How Blackpool families prepared for the return of loved ones held as Prisoners of War in the Far East

The wives and mothers of Blackpool soldiers captured in the Far East made it their business to find out how they could help their men when they returned home.

They had been in captivity for three-and-a-half years, survived the most appalling coniditons, were severely malnourished and the emotional pain was unbearable.

Professor Brian Maegraith, who advised Blackpool families on how to care for their loved ones on return from captivity in the Far East

Professor Brian Maegraith, who advised Blackpool families on how to care for their loved ones on return from captivity in the Far East

But they wanted to be prepared and invited Professor Maegraith, from the Liverpool School of Tropical Medicine to Blackpool to find out what they could do. The professor spoke at the Free Library in Blackpool, at a meeting organised by the Blackpool and Fylde Far East Prisoners of War Association.

The cutting from the Gazette on September 28 1945 reported him saying: “This is the first time that I, or any staff, have been asked to talk about the care of the returned prisoner of ward. And to the best of my knowledge, Blackpool is the only city or town in the country which has any kind of organised proposition to present to the returned prisoner.”

Next of kin packed the hall to capacity. Among them were two families with three sons in the Far East. Young wives were preparing to be nurses, if necessary, and they made notes, their tears splashing on the pages and around 20 fathers, one of them a Boer War man, listened intently. In firm, convincing tones, the professor’s talk was based on what the men had been through and what they would be like when they cam home.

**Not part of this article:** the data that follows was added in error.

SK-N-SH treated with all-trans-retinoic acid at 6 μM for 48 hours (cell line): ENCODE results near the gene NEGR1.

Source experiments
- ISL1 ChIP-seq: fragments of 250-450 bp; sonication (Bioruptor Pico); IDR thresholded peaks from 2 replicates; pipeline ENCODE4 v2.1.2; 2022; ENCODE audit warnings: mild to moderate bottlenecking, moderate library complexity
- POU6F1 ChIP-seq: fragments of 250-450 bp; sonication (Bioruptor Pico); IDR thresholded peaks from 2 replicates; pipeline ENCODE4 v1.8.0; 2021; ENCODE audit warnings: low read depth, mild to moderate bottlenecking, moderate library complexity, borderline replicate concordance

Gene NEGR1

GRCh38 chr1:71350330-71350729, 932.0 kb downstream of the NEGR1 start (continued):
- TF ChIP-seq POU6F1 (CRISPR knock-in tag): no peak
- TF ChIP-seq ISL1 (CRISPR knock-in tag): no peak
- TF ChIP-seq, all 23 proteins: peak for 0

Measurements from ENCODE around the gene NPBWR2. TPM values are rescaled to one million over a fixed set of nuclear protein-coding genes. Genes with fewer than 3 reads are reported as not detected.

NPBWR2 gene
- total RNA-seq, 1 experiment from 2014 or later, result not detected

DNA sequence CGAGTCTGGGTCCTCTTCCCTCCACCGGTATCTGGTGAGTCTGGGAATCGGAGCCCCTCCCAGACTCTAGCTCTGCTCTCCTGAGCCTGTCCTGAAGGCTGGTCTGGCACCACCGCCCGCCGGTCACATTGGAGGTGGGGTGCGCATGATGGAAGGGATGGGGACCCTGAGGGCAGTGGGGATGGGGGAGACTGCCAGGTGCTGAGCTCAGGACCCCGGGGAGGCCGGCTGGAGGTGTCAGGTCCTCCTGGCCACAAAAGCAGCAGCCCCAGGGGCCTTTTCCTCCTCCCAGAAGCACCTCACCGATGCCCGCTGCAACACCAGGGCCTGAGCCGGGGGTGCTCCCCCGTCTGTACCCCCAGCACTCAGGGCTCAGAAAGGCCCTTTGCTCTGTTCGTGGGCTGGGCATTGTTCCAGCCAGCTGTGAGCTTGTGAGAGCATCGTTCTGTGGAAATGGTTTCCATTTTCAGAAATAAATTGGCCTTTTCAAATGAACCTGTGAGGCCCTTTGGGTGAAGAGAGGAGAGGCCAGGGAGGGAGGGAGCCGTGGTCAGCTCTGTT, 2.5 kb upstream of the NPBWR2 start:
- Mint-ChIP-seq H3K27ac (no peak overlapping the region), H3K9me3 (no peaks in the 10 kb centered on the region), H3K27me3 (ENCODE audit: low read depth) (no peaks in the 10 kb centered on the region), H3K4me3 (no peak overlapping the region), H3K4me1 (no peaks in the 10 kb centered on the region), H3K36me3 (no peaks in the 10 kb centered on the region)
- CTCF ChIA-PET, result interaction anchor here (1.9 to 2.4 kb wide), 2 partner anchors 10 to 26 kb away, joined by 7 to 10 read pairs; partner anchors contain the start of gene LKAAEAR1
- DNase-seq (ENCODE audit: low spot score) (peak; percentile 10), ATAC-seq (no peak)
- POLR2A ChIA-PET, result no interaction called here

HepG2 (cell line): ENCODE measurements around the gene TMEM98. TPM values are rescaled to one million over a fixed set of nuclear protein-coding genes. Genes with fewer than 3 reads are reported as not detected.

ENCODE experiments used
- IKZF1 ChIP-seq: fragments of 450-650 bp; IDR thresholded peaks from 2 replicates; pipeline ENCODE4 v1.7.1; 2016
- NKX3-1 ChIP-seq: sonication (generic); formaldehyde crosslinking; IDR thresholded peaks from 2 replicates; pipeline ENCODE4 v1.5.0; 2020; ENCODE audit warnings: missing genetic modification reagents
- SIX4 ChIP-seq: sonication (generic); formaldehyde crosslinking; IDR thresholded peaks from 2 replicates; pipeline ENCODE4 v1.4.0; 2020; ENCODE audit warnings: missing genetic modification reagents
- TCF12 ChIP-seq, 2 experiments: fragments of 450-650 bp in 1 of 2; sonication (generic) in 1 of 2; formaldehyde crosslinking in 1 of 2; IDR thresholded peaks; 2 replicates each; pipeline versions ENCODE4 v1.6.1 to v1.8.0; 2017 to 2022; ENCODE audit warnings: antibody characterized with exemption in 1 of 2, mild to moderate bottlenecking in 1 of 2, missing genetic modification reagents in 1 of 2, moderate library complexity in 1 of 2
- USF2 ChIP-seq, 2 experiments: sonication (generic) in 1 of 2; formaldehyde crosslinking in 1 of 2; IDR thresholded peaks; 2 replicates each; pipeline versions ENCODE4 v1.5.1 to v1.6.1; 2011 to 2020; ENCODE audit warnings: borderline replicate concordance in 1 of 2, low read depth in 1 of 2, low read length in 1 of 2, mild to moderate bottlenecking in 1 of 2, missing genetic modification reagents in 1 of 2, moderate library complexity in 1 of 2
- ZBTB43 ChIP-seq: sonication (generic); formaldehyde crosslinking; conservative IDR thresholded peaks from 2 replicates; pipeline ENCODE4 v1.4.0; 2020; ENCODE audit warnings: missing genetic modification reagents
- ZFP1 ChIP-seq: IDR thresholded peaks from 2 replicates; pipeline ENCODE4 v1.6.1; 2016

He talked about diet and how they would have had rice for breakfast, dry rice for lunch and dry rice for supper.

Sometimes it would be vegetable soup and once a week, enough meat to cover a thumbnail.

he said: “As a result there may be wasting, loss of weight and rice sickness. Foods have been wrongly balanced for the European and the irritant has produced mental symptoms and loss of appetite – almost as serious as a lack of food. The medical facilities of the camps have been quite often disgusting.”

However the professor went on to give a note of encouragement. He said that the men would return in a relatively good condition and gaining wait. He urged the women to be patient when they wondered why they hadn’t come back sooner.

“He will get double rations when his leave comes, but don’t let him overeat and avoid irritant foods like green vegetables and curries.

Professor Maegraith dealt with the main diseases from which the men may have been suffering from including stomach ulcer, dysentry, sprue (malabsorption) and malaria.

As for their mental adjustment he said: “Remember your man has been browned off, fed up but never discouraged, he emphasised.

“Don’t bottle him up, let him talk about himself out about the horror stories, about everything he wants to.”

Questions from the

families included the efficacy of dried milk, boisterous Blackpool’s atmospheric effect and the man who won’t talk, to the danger of infection to young children.